As Tesla noted in its Q4 2021 investor update, the company “plans to grow its manufacturing capacity as quickly as possible. Over a multi-year horizon, we expect to achieve 50% average annual growth in vehicle deliveries. The rate of growth will depend on our equipment capacity, operational efficiency and the capacity and stability of the supply chain.”
And here is the big red flag: “Our own factories have been running below capacity for several quarters as supply chain became the main limiting factor, which is likely to continue through 2022”
The company also touched on supply-chain issue in another place in the slidedeck, saying that “after a successful 2021, our focus shifts to the future. We aim to increase our production as quickly as we can, not only through ramping production at new factories in Austin and Berlin, but also by maximizing output from our established factories in Fremont and Shanghai.”
Tesla also echoed what many other auto companies have said about 2022: those who have the chips will win: “We believe competitiveness in the EV market will be determined by the ability to add capacity across the supply chain and ramp production.“
And yet, Tesla’s warning is bizarre because just as it is warning about supply chain bottlenecks, it says that “Fremont factory achieved record production in 2021. We believe there is potential to extend overall capacity beyond 600,000 per year. We aim to maximize output from our Fremont factory while ramping new factories.”
Even more surprising, the company said that “over a multi-year horizon, we expect to achieve 50% average annual growth in vehicle deliveries.” Putting this in context, a 50% gain this year would be about 1.8 million vehicles. And even if Tesla does have issues, it’s outperformed the rest of the auto industry in its ability to adapt to shortages.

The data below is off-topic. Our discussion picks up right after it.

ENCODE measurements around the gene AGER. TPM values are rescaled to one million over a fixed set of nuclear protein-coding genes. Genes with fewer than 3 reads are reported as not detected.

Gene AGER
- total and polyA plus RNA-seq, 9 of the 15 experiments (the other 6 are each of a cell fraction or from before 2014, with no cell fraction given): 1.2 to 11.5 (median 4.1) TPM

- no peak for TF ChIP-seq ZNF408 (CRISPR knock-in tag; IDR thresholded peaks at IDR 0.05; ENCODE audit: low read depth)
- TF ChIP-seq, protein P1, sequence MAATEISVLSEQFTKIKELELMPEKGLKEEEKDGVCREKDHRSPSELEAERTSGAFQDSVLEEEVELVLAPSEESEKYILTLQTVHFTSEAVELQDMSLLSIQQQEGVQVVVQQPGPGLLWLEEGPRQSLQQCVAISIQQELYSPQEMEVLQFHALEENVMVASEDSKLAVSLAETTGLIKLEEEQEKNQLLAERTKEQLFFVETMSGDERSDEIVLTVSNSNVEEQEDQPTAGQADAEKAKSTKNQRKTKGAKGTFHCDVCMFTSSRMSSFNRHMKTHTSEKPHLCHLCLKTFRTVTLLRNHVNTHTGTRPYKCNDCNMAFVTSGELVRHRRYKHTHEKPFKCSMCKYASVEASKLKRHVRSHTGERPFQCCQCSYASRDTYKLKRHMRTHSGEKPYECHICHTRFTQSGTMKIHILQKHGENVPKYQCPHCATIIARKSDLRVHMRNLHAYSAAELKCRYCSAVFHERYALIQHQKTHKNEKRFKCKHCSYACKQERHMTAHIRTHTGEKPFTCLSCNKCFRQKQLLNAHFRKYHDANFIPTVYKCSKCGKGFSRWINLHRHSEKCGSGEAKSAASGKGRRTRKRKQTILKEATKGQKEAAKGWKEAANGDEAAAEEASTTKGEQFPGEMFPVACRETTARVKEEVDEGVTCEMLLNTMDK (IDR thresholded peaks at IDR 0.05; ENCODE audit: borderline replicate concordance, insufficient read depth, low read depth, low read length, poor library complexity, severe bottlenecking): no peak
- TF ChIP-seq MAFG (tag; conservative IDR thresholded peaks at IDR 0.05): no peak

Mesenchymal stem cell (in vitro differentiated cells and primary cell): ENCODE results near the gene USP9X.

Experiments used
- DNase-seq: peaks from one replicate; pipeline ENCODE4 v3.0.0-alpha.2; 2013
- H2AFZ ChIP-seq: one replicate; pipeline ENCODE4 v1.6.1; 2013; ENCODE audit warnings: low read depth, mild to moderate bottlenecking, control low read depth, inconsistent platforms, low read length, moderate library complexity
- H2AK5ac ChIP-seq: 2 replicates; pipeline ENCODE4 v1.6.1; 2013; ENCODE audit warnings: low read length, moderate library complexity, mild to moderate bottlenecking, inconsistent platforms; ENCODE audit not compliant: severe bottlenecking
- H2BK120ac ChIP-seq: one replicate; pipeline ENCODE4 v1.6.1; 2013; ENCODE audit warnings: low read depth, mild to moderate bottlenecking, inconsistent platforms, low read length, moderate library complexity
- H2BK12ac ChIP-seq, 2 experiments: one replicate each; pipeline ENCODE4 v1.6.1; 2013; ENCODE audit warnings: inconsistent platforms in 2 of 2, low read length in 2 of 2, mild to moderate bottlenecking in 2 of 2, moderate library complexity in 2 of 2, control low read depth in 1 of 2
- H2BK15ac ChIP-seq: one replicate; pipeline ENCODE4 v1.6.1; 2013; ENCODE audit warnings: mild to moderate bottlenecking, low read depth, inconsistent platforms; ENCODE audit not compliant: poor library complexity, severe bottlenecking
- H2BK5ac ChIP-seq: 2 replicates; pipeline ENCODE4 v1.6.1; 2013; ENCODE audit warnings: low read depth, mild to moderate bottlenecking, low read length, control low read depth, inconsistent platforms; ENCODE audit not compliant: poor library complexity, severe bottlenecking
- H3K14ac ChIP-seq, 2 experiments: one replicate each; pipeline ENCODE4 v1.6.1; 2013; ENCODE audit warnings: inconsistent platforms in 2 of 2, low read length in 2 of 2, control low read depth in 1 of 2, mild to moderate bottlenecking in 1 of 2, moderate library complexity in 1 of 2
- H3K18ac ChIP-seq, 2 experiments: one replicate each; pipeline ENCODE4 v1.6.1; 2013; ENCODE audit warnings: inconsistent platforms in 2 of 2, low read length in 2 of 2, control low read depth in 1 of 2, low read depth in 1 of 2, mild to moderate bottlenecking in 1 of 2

To be clear, a 50% gain this year would be about 1.8 million vehicles. And even if Tesla does have issues, it’s outperformed the rest of the auto industry in its ability to adapt to shortages.
Commenting on the results, Gene Munster of Loup Ventures said that “the current state of the business is doing exceptionally well,” said Munster. “But the commentary on the risk factors are taking on a different weight in the current environment. As a large cap company, you need to be pounding the table that everything is going well. Whenever there are unknowns about the future it can spook investors a little bit.”
So bottom line, great results but for a company that is trading on a ludicrous forward multiple, that is to be expected. Meanwhile, the market is spooked by continued supply-chain issues, and the stocks is down on the day, erasing an earlier loss of as much as 5% when TSLA stock hit a session low of $880 after trading at $987.69 earlier.
If these losses hold in regular trading tomorrow – and Tesla has a knack of staging miraculous recoveries during the Musk call – Tesla shares will go back to levels last touched in mid-December. The stock is currently down about 4%.
And if Powell’s mauling wasn’t enough, Tesla’s troubles are also weighing on shares of other electric vehicle startups as well, with several trading lower in postmarket trading such as Rivian down 2.3%, Lucid falling over 1% and Nikola down 1.6%.
The Tesla Q4 investor deck can be found here.